Our next step is to do another story with the entire 8th grade. From there, we may ask other classes to join, as Mr. Mayo did. Another thing I really like about this is that we can use the tweets to focus on language. Eventually, we’ll use them to create editing exercises that we can do as a whole class or in small groups.

 

 

 

 

Reformulating Second Language Writing

The English proficiency level of the students at my current school varies greatly. This presents a challenge when dealing with corrective feedback on writing assignments because we don’t know exactly what each of our students knows; we know what they were taught in 7th grade (I teach 8th grade), but with new students coming in all the time, it only helps so much. Corrective feedback on structural and/or grammatical topics the student has never learned gets them nothing except more confused, as it does with oral correction. We needed a way to help the student notice their errors, provide corrective feedback, and NOT overwhelm them with a page or red ink.

The answer to our question was first presented in 1978 by Levenston. I wasn’t around then, but it was a great year – Darkness on the Edge of Town and Van Halen were released, so ‘reformulation’ is in good company. Reformulation is when a native speaker rewrites a student’s piece of writing. The native speaker writes to make the piece sound more natural, making organizational and grammatical corrections while preserving the content of the original text. For more information on the history of reformulation and present status of reformulation research, read “Reformulation, Noticing, and the Development of L2 Academic Writing” by Jackie Dannatt.

We chose to use this technique with our struggling writers because it is naturally scaffolded and student-centered (Reid, 1994, Cited by Tardy, 2006). As you can see in the example below, we ask the student to do several things. First, they have to identify the change and write the original text and reformulated text in the table. Next, they have to describe the change. What I like about this is that it allows all students to comment on the change. The student could say something like ‘moved words’ or ‘fixed fragment’, depending on how much they understand. Finally, they have to check yes or no to let us know if they understand the change. This will help us plan follow-up support for the student, in groups or individually.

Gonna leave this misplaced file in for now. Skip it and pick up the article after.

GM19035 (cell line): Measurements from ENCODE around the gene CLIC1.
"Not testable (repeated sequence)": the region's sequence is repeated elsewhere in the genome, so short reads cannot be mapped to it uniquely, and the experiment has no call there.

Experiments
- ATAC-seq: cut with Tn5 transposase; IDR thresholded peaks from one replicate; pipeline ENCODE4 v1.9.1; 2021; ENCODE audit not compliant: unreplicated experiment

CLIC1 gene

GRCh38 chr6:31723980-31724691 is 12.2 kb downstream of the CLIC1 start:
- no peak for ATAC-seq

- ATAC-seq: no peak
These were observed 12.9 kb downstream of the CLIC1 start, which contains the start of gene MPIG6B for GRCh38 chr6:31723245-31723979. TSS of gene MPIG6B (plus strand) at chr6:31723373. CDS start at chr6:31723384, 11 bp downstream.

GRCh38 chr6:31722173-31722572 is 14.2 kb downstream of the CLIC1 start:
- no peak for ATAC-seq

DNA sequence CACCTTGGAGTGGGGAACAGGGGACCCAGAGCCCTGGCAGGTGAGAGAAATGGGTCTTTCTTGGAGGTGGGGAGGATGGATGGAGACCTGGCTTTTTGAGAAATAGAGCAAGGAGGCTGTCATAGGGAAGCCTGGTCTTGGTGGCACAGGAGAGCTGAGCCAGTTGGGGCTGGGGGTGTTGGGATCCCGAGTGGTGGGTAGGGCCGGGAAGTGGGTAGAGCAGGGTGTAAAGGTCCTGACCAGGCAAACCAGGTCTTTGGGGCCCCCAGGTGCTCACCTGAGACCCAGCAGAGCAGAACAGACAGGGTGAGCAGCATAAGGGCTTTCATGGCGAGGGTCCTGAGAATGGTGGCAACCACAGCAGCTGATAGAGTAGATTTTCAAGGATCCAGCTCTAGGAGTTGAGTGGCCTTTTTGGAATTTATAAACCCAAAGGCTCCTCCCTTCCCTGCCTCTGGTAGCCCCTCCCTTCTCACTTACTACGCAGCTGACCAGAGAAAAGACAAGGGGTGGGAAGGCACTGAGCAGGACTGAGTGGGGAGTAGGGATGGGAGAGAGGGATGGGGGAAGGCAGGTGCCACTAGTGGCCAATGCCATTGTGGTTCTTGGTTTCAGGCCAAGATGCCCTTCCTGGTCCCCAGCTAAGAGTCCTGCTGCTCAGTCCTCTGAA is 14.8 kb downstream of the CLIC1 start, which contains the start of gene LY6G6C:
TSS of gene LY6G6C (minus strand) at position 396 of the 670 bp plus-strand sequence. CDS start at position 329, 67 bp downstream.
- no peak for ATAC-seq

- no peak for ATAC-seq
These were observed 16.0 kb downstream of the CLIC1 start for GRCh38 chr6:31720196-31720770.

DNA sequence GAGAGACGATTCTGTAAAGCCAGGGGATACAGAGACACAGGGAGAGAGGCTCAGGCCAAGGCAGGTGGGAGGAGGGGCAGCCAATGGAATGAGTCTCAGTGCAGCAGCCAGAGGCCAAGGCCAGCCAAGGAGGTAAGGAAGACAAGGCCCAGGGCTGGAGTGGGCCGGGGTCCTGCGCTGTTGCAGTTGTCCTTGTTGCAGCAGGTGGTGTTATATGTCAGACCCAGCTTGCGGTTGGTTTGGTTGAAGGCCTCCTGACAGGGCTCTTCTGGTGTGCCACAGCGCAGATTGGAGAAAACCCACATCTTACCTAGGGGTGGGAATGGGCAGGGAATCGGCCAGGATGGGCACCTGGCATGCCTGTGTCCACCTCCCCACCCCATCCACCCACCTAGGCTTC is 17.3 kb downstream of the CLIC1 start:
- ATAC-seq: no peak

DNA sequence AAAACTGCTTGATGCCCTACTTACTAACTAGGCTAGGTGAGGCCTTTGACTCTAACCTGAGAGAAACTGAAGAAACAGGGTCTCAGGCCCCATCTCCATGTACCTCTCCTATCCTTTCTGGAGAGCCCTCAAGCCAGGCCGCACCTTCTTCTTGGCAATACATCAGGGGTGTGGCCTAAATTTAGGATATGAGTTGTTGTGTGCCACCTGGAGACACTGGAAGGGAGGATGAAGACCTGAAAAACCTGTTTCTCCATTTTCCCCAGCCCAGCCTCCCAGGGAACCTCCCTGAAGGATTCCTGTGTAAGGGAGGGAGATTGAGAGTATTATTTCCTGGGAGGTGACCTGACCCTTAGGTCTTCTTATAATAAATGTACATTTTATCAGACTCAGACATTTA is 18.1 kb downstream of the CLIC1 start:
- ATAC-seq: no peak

wp_essay reformulateAfter getting the completed tables back from students and doing this on future writing assignments, we’ll be able to plan more appropriate practice as students pre-write and draft.

I’ll be updating this post in the next few weeks with some samples of the completed tables so please check back.

References:

Levenston, E.A. (1978). Error analysis of free composition: The theory and the practice. Indian Journal of Applied Linguistics, 4(1), 1–11.

Tardy, C. (2006). Appropriation, ownership, and agency: Negotiating teacher feedback in academic settings. In K. Hyland & F. Hyland (Eds.), Feedback in second language writing: Contexts and issues. New York: Cambridge University Press.

Grade 8 Language Arts, Twitter, and our First Flipboard Magazine

Setting up Twitter

In this post, I will describe how we are beginning to integrate Twitter into our 8th grade English Language Arts classroom. We introduced Twitter just last week, and it is the first time to do so for both myself and my co-teacher. Fortunately, we have tech specialist TechGirlAsia (@jena_simon) to share her expert knowledge and guide us. Thanks, Jen!!

The first thing we did was create a class account. I created a Gmail account for the class that both teachers share. I didn’t want our email accounts to blow up with Twitter interactions, and since Gmail allows us to collect mail from separate accounts, it seemed like a good idea – so far, so good. Second, we created the class twitter account and set up the twitter profile. We used fotor.com to create our header photo. I take lots of pictures during class and threw a few together on fotor and fit them into the 1500 x 500 header.

The next step was a bit more challenging to figure out. We needed a way to constantly monitor what goes up on our feed. At first, I thought it would be great to follow all of the students, but this would result in a feed full of K-pop and ‘fandom’ posts (what is fandom?) since many students are already Twitter users.

fandom